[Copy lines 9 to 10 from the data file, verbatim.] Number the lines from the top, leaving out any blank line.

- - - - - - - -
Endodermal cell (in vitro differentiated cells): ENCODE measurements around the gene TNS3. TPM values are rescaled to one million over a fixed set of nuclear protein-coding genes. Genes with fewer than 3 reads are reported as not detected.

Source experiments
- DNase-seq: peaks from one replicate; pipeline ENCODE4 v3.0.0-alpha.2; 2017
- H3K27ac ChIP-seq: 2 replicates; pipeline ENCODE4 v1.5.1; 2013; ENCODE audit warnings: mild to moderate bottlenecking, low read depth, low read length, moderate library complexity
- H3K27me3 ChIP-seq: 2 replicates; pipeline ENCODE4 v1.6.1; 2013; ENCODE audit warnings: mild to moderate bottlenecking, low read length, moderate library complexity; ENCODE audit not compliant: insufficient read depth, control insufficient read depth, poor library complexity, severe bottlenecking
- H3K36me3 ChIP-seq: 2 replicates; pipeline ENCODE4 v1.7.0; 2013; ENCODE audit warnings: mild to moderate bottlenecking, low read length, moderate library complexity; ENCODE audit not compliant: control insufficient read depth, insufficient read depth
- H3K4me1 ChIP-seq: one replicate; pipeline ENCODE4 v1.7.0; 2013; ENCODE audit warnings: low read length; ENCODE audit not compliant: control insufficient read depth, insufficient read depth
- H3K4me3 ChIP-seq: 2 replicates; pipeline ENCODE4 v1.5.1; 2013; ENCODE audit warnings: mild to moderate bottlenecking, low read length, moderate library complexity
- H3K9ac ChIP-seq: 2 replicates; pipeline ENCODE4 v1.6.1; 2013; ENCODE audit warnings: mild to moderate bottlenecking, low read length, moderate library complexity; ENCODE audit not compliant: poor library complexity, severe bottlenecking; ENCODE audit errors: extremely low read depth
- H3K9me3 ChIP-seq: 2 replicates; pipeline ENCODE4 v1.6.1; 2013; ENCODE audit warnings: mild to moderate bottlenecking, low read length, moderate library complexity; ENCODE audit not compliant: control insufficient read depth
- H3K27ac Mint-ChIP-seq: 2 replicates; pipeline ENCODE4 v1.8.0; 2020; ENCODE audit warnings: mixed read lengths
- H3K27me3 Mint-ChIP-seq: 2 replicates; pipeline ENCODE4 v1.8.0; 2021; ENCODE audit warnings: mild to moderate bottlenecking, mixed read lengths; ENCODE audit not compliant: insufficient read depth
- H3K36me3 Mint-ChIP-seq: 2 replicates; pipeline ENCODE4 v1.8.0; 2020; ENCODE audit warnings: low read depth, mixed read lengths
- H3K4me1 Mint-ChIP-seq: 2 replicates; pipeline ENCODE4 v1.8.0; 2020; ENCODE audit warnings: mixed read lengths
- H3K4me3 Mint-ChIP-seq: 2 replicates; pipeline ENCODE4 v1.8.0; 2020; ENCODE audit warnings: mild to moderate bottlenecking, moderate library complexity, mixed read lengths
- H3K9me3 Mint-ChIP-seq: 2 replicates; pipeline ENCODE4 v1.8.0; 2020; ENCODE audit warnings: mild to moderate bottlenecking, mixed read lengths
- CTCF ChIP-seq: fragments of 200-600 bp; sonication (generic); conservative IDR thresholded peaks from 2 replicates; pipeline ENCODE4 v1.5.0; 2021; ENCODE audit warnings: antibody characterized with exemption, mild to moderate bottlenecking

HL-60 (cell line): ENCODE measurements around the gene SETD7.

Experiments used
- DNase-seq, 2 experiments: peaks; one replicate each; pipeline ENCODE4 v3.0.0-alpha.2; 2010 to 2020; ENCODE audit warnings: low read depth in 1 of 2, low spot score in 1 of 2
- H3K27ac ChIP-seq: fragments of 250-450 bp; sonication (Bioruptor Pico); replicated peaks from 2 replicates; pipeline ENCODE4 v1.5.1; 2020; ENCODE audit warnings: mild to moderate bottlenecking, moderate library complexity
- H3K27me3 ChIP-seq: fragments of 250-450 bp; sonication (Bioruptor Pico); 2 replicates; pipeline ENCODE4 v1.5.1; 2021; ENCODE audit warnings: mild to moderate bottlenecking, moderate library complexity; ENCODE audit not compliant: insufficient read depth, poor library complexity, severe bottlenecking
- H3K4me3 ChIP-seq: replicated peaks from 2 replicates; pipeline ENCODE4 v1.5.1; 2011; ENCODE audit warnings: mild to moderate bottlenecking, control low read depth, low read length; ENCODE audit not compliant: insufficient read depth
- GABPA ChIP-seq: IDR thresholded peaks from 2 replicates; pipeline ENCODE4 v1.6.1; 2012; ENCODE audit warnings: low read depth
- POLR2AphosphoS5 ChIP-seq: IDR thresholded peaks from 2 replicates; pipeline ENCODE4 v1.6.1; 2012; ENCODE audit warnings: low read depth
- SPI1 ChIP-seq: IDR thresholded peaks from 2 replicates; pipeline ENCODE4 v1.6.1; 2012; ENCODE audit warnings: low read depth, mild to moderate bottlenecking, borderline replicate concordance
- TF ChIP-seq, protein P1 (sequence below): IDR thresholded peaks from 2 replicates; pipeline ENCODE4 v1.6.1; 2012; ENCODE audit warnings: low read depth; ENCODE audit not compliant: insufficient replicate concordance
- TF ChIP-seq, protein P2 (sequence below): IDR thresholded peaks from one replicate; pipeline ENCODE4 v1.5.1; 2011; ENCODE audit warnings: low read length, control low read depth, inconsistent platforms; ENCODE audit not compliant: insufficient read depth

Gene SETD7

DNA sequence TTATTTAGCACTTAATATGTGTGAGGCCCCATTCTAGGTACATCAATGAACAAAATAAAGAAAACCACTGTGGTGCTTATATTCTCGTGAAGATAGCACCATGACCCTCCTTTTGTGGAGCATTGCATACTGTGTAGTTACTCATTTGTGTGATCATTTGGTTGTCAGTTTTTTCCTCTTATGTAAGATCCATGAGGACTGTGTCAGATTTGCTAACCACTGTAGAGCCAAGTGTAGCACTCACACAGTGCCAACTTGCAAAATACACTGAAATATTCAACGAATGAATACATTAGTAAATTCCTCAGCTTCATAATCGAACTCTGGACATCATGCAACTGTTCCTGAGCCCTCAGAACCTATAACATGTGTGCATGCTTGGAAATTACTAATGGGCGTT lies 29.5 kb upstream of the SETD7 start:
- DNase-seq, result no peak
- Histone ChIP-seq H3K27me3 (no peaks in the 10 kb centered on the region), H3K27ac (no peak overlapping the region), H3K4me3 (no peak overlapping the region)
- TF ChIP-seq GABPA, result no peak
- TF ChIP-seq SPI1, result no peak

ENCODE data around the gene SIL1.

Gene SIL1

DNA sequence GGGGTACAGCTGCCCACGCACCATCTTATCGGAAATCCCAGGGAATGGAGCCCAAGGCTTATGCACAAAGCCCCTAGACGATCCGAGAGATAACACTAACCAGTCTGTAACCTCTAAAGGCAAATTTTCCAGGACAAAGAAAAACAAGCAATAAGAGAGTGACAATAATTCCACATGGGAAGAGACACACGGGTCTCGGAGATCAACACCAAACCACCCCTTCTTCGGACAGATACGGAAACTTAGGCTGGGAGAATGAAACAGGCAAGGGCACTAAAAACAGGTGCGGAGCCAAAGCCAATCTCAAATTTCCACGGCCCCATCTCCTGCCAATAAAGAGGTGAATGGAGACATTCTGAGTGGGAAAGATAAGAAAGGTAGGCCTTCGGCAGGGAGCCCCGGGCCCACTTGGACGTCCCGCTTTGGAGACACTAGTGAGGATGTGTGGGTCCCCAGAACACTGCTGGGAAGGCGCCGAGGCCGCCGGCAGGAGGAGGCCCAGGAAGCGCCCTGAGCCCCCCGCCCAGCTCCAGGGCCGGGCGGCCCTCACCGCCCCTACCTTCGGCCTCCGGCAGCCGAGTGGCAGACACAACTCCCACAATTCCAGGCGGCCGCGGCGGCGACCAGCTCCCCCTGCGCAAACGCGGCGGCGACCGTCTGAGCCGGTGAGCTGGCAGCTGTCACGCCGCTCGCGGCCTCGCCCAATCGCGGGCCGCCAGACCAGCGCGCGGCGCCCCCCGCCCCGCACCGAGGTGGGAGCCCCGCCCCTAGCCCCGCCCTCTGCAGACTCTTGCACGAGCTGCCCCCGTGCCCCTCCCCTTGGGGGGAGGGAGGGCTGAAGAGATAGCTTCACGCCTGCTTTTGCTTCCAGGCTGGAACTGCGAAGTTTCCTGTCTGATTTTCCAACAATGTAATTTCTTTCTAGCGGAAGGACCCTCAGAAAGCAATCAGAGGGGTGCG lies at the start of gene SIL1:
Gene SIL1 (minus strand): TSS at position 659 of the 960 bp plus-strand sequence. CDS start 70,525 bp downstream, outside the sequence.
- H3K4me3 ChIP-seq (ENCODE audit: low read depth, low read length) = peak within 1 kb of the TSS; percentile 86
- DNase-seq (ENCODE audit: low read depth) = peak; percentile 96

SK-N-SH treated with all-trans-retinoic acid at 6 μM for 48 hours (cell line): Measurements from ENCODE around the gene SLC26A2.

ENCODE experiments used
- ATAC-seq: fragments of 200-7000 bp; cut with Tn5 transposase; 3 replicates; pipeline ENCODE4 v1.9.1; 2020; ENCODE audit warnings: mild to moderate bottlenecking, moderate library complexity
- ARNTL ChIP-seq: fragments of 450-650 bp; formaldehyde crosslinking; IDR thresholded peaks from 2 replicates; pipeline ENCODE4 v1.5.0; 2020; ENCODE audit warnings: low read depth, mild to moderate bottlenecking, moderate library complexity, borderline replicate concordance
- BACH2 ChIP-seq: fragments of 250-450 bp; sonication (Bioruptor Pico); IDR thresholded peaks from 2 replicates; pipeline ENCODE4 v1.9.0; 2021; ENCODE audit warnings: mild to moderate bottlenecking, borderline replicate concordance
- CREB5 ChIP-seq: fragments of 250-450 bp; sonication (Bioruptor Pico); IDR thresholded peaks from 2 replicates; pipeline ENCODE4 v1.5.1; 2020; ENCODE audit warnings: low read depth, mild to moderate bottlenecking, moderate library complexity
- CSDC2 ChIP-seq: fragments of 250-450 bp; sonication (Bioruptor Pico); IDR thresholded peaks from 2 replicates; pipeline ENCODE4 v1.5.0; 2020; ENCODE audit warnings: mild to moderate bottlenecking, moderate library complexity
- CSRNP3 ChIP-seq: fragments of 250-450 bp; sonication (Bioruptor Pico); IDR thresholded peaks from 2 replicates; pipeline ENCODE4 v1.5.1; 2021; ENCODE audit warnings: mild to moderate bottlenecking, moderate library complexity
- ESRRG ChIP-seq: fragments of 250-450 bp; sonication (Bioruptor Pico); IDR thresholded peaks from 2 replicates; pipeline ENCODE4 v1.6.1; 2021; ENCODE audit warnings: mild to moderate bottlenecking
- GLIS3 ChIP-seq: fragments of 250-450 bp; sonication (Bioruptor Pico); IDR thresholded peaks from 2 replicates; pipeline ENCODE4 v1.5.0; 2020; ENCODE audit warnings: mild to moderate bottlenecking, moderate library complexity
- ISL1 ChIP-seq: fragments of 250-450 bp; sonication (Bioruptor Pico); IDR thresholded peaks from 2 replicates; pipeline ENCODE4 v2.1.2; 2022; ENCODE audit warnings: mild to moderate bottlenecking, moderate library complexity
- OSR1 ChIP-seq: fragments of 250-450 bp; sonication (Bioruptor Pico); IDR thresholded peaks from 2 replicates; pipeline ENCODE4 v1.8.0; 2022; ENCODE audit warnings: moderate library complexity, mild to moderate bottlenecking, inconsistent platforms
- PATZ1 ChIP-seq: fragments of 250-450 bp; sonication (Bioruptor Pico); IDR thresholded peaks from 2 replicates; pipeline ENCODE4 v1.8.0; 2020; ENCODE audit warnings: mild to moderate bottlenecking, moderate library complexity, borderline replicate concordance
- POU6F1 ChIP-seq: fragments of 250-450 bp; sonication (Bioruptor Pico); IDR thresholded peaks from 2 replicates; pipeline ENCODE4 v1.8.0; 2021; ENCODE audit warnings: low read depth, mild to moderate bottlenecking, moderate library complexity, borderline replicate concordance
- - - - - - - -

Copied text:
- H3K9ac ChIP-seq: 2 replicates; pipeline ENCODE4 v1.6.1; 2013; ENCODE audit warnings: mild to moderate bottlenecking, low read length, moderate library complexity; ENCODE audit not compliant: poor library complexity, severe bottlenecking; ENCODE audit errors: extremely low read depth
- H3K9me3 ChIP-seq: 2 replicates; pipeline ENCODE4 v1.6.1; 2013; ENCODE audit warnings: mild to moderate bottlenecking, low read length, moderate library complexity; ENCODE audit not compliant: control insufficient read depth